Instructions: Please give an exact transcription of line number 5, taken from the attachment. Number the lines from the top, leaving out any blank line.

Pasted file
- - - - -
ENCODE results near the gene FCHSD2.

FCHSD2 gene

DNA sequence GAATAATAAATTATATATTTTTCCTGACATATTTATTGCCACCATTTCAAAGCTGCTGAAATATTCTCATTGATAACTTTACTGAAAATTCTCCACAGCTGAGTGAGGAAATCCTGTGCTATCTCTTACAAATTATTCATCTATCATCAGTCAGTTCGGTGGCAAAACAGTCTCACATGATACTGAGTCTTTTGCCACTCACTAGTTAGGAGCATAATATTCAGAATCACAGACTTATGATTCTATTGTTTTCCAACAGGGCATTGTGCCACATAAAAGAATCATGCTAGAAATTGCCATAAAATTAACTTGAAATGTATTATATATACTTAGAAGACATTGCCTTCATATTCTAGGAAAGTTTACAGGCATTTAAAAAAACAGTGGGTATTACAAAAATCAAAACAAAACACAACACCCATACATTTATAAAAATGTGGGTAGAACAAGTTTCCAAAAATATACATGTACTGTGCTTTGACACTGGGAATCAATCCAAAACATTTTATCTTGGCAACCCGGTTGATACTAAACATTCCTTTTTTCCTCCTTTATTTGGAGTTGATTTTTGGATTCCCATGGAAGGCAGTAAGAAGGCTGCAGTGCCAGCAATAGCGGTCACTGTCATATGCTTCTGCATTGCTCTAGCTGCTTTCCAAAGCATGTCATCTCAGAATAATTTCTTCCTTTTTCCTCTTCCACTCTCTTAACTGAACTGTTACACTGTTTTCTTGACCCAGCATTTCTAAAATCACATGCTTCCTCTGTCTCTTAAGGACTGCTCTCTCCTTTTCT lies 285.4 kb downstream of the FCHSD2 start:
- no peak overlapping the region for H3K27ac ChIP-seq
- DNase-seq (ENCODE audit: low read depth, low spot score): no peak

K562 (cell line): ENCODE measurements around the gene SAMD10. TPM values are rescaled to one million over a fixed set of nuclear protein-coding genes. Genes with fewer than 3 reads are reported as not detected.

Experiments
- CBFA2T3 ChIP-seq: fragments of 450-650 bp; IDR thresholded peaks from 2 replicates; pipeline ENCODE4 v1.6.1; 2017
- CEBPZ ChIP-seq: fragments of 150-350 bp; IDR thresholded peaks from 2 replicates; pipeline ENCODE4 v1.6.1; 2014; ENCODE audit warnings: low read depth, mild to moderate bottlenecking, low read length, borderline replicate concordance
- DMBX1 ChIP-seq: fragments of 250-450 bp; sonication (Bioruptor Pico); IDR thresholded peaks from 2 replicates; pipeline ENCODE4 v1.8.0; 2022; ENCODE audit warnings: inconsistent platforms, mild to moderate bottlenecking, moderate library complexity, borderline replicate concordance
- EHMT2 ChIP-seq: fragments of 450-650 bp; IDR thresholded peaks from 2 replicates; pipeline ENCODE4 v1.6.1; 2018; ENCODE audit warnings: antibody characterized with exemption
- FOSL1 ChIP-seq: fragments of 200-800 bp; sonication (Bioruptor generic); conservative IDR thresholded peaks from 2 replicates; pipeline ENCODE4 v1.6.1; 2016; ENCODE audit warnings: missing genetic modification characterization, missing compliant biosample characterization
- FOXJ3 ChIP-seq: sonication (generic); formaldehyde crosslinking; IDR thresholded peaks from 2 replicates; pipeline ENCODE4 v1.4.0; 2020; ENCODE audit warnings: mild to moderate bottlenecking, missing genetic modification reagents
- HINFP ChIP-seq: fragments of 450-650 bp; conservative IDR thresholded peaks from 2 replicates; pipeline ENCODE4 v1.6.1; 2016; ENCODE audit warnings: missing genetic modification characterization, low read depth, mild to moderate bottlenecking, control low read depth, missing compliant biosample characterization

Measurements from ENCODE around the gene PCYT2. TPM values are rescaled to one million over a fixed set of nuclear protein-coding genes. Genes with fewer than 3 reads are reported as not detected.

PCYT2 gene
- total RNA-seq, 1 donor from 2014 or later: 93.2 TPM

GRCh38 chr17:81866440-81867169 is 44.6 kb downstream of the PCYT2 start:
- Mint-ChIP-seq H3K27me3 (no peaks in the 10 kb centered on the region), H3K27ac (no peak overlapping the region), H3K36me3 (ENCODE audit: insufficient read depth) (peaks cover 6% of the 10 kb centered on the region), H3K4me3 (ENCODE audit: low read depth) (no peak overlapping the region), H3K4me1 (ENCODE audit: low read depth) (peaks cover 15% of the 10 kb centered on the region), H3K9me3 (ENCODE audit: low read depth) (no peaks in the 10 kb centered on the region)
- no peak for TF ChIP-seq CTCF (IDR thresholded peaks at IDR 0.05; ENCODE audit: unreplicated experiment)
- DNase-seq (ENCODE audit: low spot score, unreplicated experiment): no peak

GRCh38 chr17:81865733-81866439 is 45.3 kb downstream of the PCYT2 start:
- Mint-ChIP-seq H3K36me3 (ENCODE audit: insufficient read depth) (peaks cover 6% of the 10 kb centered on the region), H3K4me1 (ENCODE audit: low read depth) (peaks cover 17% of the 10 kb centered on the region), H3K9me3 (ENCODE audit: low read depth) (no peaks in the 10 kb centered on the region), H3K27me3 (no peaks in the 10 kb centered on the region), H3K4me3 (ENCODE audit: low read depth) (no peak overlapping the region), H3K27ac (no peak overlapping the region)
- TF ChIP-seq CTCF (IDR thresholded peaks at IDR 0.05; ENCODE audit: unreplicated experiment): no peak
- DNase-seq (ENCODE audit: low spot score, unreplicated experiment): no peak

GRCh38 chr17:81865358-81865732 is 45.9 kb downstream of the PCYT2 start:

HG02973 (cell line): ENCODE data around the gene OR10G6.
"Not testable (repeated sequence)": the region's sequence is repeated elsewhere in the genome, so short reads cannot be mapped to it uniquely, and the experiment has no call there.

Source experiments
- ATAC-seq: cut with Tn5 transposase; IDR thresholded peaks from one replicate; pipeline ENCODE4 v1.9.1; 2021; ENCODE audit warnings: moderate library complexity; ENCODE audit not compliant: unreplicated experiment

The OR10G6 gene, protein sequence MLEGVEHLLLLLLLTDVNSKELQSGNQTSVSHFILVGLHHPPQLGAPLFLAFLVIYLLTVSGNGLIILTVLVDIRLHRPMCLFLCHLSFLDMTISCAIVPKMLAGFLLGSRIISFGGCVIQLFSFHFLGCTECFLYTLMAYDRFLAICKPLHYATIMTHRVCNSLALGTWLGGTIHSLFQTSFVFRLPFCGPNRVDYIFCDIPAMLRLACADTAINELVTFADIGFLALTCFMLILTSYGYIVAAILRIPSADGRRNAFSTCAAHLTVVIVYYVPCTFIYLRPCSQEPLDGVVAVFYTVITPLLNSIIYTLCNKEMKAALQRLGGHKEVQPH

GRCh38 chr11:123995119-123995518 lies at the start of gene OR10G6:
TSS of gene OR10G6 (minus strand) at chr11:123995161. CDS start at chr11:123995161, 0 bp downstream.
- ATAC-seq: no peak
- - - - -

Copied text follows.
- DNase-seq (ENCODE audit: low read depth, low spot score): no peak